There is a growing concern by companies that focus and care needs to be taken of the motivation of employees as they return to work and how quickly they will return to pre CV-19 levels of productivity. An example is the reticence of teachers and public transport staff to return to work before they are satisfied about health and safety in their workplaces.
McKinsey published a good research paper on a strategy to suppress the economic impact of the virus and shorten the duration of the economic shock. Titled Beyond Coronavirus: The path to the next normal, McKinsey suggest a 5 phase structure to win the economic battle against COVID-19.
- 1. Resolve
- 2. Resilience
- 3. Return
- 4. Reimagination
- 5. Reform
Reimagine and Reform
Based on the deep and extended economic impact of CV-19, I draw your attention to the Return-Reimagination-Reform phases. Companies need to start studying and planning for what happens when the “shock and awe” of CV-19 recedes. Their ecosystem of suppliers, customers, partners, regulators etc will all change. It’s too early for clear vision of what the mid to late CV-19, but I suggest the following are critical as we go into mid 2020:
- Gather and maintain knowledge & insight on what your suppliers, competitors and customers are doing in CV-19 response-mode, not so much about how they handled the crisis phase of March-June, but for what are doing for H2 2020
- Workplace flexibility is a must in terms of employment structures, jobs and, above all, mind-set
- Diversify and/or reform core business activities
- Ensure your leadership teams have the resilience, imagination, team spirit and agility for the Reimagination and Reform stages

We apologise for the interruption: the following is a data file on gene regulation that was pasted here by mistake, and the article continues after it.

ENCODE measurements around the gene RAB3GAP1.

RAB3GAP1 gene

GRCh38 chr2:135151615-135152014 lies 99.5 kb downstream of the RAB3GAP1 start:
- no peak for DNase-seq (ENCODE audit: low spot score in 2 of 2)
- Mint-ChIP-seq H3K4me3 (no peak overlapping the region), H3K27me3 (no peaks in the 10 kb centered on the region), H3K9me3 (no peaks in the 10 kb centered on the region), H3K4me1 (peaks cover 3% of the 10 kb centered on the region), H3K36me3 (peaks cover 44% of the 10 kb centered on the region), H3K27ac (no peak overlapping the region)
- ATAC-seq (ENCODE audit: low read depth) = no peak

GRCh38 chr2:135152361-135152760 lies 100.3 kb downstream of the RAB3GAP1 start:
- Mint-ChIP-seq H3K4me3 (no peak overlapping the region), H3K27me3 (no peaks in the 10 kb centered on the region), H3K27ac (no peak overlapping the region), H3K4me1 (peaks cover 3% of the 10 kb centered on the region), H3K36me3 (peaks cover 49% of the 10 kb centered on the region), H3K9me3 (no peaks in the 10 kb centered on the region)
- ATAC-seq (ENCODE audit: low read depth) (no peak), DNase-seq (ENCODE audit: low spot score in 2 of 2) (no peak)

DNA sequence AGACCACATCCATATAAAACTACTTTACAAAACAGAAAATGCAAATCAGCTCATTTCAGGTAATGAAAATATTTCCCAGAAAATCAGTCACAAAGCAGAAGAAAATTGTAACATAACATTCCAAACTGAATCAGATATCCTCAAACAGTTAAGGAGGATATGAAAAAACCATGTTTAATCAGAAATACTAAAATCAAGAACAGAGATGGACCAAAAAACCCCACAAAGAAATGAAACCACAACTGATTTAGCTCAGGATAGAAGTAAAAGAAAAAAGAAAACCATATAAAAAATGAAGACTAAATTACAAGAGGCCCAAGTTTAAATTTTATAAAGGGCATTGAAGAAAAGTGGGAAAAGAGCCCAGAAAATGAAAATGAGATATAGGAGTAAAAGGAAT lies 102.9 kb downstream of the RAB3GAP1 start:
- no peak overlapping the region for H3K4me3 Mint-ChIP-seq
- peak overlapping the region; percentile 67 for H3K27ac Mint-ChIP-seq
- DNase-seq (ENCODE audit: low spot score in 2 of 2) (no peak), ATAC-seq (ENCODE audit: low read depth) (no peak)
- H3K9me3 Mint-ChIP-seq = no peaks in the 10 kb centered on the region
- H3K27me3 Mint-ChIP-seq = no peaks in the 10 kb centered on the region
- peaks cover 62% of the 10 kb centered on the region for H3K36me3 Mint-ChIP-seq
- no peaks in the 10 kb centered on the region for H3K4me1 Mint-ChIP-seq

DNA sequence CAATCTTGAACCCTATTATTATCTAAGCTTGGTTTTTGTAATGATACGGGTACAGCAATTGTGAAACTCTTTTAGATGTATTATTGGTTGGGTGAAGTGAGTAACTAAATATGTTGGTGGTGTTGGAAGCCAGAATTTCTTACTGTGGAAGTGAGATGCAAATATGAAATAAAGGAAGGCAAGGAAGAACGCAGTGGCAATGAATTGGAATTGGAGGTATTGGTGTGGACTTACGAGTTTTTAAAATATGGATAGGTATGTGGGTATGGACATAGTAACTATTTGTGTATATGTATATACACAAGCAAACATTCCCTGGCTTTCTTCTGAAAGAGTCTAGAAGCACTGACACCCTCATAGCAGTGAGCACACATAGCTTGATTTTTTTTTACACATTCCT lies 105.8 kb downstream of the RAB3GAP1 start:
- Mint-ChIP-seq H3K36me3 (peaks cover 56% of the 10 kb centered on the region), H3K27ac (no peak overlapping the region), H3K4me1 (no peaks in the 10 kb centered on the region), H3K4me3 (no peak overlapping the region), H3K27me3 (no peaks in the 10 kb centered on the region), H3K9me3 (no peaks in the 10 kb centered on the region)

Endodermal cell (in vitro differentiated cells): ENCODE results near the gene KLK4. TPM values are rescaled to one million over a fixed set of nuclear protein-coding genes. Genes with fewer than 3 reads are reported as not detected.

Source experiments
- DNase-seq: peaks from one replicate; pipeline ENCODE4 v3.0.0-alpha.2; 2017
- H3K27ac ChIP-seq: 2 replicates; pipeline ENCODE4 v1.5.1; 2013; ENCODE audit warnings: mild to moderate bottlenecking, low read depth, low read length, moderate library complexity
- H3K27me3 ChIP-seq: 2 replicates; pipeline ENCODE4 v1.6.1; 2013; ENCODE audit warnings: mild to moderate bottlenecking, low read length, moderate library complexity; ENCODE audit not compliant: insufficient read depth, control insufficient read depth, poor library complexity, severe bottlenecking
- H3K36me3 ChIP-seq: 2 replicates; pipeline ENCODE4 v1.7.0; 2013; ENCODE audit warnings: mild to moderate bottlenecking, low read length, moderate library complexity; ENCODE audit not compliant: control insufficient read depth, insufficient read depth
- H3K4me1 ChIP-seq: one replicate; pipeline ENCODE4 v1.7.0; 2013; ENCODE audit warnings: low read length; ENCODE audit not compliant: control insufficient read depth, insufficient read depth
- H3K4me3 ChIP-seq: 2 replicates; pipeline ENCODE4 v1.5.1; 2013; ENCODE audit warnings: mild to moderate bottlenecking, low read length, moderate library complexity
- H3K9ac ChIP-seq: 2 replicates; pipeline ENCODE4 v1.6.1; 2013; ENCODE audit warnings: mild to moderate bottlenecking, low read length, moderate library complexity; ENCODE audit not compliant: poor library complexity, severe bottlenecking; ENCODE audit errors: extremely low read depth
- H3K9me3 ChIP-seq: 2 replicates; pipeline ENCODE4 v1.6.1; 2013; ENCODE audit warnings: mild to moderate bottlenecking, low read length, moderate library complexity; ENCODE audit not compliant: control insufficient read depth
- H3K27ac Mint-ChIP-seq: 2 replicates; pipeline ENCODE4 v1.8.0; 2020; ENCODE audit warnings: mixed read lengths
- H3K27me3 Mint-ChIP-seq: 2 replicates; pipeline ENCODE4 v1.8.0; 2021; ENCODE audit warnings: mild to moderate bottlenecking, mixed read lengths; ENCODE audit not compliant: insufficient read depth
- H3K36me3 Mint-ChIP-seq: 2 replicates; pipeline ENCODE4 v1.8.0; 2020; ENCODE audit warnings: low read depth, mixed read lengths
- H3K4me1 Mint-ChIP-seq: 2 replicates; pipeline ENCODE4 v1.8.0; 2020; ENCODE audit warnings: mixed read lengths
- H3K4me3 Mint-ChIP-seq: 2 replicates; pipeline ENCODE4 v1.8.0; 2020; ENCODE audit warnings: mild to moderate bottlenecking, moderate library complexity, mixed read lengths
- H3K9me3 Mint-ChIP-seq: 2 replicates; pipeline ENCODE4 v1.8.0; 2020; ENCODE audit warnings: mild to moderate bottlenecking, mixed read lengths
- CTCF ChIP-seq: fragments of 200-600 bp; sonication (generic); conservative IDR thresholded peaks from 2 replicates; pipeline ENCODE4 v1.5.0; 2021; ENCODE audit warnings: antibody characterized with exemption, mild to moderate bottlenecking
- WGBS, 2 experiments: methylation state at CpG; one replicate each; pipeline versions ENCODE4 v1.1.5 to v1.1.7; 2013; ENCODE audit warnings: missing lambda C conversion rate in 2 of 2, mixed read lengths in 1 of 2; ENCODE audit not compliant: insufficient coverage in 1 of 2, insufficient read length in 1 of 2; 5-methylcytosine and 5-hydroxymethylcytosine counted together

The JRS programme is mitigating the economic damage for companies and their employees, but effort now need to gently but increasingly start on the Return, Reimagine and Reform phases.
This won’t be a V-shaped recession-recovery, but equally I don’t believe it will be as bad as the 2008-2010. The main cause of the recession in 2008 was malpractice and weak financial market infrastructure. 2020 recession has been caused by government-led lockdown in the face of a medical emergency. Helped by JRS and subject to a vaccine being developed and distributed in a reasonable timeframe, our underlying economic situation can recover better than expected.
- UK economy in Q2 2020 is expected to shrink by around 15%
- Economic impact of Coronavirus is very uneven – e.g. 80% of UK hospitality and recreation businesses ceased trading by mid April. By comparison, only 5% of Information /Communication businesses had ceased trading
- UK unemployment rate prior to Coronavirus was 4%. Figures for February-April 2020 will be released on 19 May. Expect an increase in unemployment to around 9%
- Coronavirus Job Retention Scheme (JRS) is currently costing UK Government £9.4bn a month to pay 80% of the wages of 7 million workers in furlough
- The total cost of JRS by Year End 2020 is likely to be £48bn, the majority (£28bn) taking place April-June
- If JRS is removed too quickly, the impact on the UK economy will be worse and unemployment rate doubled. Result would be an even longer recovery period, lasting into 2025
- Social distancing (and the health risks driving them) will continue until Q1 2011
- There will be resistance by employees to return to work until health & safety considerations are proven
- New working methods will arise but employees will not automatically understand or embrace the changes
- Business leaders need to lead not manage
- High unemployment is going to be a feature of Britain in the early 2020s
- In H2 2020 there will be a phased reduction in the JRS as businesses start to contribute, the % of wage is reduced and the salary cap reduced
- In 2022, the UK GDP should return to £2.2trillion level of 2019